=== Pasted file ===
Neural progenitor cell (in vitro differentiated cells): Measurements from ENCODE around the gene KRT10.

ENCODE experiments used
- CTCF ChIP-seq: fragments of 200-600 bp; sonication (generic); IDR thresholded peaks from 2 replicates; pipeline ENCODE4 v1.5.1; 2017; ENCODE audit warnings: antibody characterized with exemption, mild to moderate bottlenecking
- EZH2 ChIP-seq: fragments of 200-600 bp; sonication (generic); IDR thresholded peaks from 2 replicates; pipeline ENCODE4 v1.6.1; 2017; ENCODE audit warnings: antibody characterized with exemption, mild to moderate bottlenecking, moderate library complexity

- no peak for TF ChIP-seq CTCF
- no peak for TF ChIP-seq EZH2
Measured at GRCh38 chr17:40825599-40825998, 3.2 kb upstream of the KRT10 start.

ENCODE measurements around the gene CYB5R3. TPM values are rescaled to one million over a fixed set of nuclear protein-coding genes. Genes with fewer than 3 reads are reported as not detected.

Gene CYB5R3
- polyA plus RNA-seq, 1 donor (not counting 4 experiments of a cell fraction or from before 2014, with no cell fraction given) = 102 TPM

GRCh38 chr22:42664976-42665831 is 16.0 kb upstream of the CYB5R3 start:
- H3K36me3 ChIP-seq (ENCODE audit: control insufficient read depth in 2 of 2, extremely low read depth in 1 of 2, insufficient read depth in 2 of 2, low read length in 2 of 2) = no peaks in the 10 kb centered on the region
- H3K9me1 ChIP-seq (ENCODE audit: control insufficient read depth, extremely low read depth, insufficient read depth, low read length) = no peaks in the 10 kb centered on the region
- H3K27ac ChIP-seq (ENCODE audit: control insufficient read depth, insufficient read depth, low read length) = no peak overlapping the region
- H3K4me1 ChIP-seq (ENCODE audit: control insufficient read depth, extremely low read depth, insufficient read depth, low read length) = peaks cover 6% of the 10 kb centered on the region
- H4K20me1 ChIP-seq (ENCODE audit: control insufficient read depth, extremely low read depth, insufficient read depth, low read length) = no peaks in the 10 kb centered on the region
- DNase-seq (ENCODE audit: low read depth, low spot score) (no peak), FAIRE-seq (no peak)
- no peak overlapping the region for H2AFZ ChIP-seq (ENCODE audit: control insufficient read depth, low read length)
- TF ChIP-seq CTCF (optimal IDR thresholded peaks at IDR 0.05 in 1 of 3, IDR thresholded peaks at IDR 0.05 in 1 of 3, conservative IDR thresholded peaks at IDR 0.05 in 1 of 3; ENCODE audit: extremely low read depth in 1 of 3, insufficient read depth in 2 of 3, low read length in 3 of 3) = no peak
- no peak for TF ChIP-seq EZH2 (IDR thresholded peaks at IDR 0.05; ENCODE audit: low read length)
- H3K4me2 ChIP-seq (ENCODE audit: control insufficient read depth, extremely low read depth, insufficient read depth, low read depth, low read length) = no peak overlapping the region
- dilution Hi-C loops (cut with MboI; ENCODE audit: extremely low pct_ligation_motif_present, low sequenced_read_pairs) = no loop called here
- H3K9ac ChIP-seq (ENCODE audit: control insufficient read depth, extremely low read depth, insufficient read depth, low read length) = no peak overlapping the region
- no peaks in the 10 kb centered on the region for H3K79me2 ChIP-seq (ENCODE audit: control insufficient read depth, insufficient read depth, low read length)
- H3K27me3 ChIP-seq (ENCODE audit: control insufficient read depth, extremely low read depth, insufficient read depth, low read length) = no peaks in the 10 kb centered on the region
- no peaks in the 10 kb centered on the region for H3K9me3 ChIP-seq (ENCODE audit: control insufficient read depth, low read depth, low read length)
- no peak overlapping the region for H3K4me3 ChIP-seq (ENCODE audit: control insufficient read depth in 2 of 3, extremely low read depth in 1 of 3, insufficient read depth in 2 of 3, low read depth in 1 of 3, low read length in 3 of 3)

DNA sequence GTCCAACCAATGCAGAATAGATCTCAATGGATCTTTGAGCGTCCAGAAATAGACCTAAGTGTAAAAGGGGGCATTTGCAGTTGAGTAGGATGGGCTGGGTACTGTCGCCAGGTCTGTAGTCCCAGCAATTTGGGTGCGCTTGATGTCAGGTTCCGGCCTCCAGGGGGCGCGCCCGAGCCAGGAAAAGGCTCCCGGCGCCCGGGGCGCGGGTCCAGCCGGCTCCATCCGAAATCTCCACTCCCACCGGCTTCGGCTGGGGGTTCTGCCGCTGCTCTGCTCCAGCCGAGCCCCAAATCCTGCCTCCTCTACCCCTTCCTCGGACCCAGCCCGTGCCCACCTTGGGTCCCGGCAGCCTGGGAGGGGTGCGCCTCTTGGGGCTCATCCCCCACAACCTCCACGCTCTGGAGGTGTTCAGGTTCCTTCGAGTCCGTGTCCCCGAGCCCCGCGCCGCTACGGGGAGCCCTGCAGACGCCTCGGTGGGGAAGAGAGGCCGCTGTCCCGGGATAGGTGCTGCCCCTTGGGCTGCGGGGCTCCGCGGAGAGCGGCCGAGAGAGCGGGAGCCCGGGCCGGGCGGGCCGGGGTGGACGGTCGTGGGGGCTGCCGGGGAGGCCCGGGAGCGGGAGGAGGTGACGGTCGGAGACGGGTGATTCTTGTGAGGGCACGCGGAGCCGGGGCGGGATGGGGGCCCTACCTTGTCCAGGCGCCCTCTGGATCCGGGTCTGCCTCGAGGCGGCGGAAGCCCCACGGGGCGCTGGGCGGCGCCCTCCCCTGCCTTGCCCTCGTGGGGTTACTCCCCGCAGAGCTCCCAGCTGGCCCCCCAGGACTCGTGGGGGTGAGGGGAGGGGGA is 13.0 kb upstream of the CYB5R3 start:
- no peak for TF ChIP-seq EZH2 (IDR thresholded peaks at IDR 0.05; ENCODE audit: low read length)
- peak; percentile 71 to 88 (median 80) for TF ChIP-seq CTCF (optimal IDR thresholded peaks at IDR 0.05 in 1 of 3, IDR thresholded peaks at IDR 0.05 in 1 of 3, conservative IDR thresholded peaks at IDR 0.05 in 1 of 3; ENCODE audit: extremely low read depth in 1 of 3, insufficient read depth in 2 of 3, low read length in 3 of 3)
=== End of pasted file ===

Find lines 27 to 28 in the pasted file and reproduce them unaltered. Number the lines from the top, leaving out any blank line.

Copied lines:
- no peak overlapping the region for H3K4me3 ChIP-seq (ENCODE audit: control insufficient read depth in 2 of 3, extremely low read depth in 1 of 3, insufficient read depth in 2 of 3, low read depth in 1 of 3, low read length in 3 of 3)

DNA sequence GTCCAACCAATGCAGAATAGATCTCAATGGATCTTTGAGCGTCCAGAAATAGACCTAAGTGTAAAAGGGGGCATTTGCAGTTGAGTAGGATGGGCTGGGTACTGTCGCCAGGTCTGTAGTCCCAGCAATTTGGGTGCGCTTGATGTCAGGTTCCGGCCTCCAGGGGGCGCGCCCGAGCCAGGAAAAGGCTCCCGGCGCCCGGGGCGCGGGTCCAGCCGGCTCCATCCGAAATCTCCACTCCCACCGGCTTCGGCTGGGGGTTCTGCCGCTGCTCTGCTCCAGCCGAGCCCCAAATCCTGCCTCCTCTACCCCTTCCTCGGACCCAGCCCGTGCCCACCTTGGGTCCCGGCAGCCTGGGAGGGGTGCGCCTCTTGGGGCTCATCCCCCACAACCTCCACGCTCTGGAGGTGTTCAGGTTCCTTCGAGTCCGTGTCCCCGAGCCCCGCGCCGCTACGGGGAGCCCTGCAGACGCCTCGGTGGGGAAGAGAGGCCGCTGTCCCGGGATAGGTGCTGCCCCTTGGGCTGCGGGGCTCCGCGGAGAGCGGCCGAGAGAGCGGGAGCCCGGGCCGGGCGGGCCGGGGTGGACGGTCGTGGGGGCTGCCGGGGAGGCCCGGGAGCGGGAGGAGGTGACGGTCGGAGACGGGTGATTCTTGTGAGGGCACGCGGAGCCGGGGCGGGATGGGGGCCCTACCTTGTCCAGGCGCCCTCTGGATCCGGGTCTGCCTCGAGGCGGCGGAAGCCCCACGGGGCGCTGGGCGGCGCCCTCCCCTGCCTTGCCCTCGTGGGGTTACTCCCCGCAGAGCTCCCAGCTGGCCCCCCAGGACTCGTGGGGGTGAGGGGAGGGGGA is 13.0 kb upstream of the CYB5R3 start: